It’s mainly about communication, the wavelength you’re on. David and I met about six years ago when he made us a 12-metre sculpture of Trifot for Korzo Nové Butovice, which was part of the Smart Flats project. At that time we were struggling with the fact that we wanted to have something nice in the square to enliven the space, to catch the eyes of people coming out of the metro and make them come to the square, see the gallery, restaurants and so on. The selection procedure really gave us a run for our money. And then one day our project manager said: "The only one who can make you anything good for that place is David Černý". We negotiated with him for half a year, it was terrible (laughs). But then we came to an agreement, he even signed a contract. And everything we agreed on worked out perfectly and in time.

We got to know each other, then we started going to the pub together, and we got on the same page. I have a similar philosophy of doing things differently, I don't want to be mainstream, I hate routine and all that. At the time he delivered us the Trifot, we had just acquired the property rights to the Fragment plot. That project was designed by Qarta architecture studio, we didn't even do a tender for it. I told the architects, Řezák and Wittassek, that I would simply throw in David into their team to come up with something. I told them I would like us to start doing buildings a little differently - to make them the way it used to be, back when architecture and art went hand in hand, needing each other. This relationship is completely gone nowadays. They agreed, came up with the shape of the building together, and David added the sculptures. Subsequently, David and I started another architecture studio together called Black n' Arch.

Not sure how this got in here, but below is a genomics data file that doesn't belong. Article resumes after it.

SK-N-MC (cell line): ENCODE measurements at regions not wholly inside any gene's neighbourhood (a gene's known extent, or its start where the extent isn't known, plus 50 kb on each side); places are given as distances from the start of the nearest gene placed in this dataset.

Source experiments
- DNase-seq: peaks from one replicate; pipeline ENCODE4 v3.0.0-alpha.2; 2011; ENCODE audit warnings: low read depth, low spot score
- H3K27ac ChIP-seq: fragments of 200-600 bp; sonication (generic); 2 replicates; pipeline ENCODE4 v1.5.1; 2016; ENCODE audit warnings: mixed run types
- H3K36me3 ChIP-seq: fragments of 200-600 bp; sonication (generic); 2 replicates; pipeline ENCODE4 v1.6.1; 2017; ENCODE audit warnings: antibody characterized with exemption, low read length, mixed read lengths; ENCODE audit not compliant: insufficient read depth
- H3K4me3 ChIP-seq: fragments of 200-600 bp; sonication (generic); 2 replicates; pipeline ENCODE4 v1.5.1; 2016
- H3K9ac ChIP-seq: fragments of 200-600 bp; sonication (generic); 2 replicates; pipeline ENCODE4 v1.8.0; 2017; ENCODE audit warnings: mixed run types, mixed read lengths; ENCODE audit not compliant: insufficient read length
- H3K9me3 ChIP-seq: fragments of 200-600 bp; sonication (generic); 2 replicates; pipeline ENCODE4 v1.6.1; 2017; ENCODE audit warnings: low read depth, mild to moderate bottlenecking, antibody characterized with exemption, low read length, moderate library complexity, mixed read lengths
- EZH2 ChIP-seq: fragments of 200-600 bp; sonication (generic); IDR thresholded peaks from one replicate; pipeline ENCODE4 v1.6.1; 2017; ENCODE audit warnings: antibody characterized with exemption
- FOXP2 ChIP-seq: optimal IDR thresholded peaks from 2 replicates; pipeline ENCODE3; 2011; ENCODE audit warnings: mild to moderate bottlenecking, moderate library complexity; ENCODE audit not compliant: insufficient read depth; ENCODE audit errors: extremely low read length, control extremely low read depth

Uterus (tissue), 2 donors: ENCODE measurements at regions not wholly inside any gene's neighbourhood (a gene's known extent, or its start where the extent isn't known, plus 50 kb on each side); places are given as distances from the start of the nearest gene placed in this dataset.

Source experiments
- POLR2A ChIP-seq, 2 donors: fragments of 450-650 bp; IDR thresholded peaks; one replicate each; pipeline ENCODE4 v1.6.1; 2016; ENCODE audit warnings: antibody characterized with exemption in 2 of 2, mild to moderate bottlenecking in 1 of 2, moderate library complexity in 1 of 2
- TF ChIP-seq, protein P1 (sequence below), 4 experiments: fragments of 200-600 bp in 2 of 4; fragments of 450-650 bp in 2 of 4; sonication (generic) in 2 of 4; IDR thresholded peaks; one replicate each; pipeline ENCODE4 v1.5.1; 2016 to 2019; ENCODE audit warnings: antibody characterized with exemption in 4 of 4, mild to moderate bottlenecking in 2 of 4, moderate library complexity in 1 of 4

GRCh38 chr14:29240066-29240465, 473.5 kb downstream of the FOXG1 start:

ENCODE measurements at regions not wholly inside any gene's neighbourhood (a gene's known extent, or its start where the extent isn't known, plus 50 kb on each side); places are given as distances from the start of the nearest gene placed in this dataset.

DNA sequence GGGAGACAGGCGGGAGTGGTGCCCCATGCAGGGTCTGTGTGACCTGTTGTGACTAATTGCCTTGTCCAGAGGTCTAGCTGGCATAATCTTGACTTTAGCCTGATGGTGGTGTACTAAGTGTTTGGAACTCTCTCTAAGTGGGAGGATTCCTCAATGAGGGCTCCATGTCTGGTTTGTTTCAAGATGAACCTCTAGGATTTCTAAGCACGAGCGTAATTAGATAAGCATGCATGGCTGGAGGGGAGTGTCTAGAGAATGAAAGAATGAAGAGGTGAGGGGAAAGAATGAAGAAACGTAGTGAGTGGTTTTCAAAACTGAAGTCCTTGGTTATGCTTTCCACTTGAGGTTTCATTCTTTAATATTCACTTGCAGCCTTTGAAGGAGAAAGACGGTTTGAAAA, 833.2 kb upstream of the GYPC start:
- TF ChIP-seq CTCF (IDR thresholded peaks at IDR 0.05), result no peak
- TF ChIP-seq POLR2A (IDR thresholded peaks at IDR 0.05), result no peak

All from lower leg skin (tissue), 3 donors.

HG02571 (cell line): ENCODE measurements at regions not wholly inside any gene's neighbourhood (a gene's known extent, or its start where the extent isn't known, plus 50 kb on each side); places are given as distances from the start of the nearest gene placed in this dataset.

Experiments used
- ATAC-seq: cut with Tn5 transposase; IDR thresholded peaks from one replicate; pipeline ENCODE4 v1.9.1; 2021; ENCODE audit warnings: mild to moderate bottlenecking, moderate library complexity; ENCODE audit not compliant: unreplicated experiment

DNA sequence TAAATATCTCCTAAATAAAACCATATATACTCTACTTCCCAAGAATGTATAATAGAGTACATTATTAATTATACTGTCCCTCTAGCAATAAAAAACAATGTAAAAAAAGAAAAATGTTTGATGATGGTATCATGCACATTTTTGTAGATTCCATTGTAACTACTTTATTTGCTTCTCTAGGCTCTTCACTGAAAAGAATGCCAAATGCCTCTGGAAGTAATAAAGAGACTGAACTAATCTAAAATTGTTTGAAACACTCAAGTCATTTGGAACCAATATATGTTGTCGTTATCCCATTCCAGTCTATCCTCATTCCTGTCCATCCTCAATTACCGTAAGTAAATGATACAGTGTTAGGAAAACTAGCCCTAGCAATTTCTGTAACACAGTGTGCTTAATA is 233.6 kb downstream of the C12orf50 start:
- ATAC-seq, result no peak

What do you do when you're not working? What do you like to spend money on?

That's such a cliché, what you like to spend money on. I live a normal life, just like you, completely the same.

Well... (laughs)

Well, yes, I have a helicopter for example, but I have it only because we are building a winery in Veselí nad Moravou. And that's very far away, three and a half hours by car. So I told myself I had to get a pilot's license, which took about a year and a half. I bought a four-seater helicopter. I have it parked in a hangar in Řeporyje, it takes me ten minutes to get there, and in another twenty minutes, I'm able to take off and fly. That's great, I quite enjoy that, the world from above is completely different.

Aren't you afraid to follow Petr Kellner’s fate?

I am. But being scared is the best way to have nothing bad happen to you. You mustn't be too confident and arrogant, thinking you can dare everything. I'm not at all saying that's what Kellner was like. No, he didn't fly that helicopter! I'm talking about piloting. It takes a lot of humility and knowledge to say - it's nasty weather, I'm not going to fly in that, I'd rather drive. Then I also like to go on vacations, to explore things that are not usual. On the other hand, I don't like to go to the seaside to just lie on the beach for a week.